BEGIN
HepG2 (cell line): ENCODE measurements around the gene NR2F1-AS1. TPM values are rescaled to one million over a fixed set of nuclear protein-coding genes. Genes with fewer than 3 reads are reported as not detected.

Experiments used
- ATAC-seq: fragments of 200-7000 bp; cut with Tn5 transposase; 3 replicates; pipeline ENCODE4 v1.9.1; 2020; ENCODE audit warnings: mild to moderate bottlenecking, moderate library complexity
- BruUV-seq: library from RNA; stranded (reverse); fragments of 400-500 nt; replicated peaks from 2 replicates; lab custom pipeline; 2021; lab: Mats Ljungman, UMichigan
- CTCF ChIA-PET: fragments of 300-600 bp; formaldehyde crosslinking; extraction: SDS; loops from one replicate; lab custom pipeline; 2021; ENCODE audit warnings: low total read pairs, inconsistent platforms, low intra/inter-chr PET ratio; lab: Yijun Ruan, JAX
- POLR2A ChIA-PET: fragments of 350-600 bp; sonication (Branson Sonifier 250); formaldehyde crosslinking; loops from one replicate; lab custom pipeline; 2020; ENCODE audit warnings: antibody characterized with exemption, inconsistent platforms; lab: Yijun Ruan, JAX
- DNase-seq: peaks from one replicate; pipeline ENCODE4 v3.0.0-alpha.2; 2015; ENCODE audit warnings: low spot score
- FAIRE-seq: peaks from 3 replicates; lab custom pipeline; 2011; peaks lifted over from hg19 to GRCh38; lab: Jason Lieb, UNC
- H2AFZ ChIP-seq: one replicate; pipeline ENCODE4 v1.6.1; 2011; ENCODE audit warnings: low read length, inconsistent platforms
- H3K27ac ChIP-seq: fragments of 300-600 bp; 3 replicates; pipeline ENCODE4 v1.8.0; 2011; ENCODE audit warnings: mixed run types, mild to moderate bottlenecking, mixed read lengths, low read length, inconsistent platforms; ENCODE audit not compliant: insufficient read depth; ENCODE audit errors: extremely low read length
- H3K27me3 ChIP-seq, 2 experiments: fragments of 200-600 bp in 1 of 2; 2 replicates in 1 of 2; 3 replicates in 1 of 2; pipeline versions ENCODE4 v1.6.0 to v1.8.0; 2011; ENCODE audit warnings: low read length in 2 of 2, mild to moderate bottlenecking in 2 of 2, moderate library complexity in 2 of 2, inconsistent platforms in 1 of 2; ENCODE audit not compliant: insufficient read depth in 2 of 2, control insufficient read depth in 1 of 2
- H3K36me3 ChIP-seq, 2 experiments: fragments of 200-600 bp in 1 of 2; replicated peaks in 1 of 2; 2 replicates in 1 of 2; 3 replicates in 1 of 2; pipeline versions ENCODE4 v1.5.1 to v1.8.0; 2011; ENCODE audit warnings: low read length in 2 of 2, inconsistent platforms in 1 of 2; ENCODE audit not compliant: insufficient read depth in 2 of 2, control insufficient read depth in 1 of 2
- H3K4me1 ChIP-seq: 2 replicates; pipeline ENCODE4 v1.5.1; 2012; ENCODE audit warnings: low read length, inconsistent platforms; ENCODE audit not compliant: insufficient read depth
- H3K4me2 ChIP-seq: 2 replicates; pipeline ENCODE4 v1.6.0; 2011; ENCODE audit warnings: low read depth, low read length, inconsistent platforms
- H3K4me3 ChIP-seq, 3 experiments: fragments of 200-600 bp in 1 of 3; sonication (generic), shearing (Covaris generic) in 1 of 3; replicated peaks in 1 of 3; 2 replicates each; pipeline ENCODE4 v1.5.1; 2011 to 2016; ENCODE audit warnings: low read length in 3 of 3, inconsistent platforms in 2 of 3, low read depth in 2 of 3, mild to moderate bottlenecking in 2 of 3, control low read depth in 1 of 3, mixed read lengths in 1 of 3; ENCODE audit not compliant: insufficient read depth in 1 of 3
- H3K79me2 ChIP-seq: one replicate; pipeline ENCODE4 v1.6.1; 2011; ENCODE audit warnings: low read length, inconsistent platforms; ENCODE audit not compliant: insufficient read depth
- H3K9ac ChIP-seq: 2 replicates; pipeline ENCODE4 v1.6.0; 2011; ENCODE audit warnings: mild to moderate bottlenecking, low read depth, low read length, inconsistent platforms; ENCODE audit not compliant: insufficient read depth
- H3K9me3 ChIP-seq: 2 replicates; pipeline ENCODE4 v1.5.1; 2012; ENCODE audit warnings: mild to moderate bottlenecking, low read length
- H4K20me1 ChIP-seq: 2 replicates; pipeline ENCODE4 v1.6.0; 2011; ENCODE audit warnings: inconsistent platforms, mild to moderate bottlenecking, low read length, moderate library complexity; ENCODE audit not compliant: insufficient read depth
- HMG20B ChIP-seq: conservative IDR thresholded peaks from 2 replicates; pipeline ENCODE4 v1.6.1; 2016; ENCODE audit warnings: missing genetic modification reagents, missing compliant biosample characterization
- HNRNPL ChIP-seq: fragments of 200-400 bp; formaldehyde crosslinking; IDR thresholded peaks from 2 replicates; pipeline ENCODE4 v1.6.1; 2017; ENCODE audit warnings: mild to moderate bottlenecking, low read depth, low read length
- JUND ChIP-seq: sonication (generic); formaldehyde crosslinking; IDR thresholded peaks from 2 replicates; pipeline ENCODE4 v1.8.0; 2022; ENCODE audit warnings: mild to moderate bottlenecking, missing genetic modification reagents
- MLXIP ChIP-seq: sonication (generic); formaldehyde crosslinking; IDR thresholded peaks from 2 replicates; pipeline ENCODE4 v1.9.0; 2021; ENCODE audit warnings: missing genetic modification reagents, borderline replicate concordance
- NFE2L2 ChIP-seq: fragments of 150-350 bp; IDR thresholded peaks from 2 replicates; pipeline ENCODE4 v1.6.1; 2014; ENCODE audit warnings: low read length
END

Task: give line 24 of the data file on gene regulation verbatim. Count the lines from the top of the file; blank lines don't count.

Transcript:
- NFE2L2 ChIP-seq: fragments of 150-350 bp; IDR thresholded peaks from 2 replicates; pipeline ENCODE4 v1.6.1; 2014; ENCODE audit warnings: low read length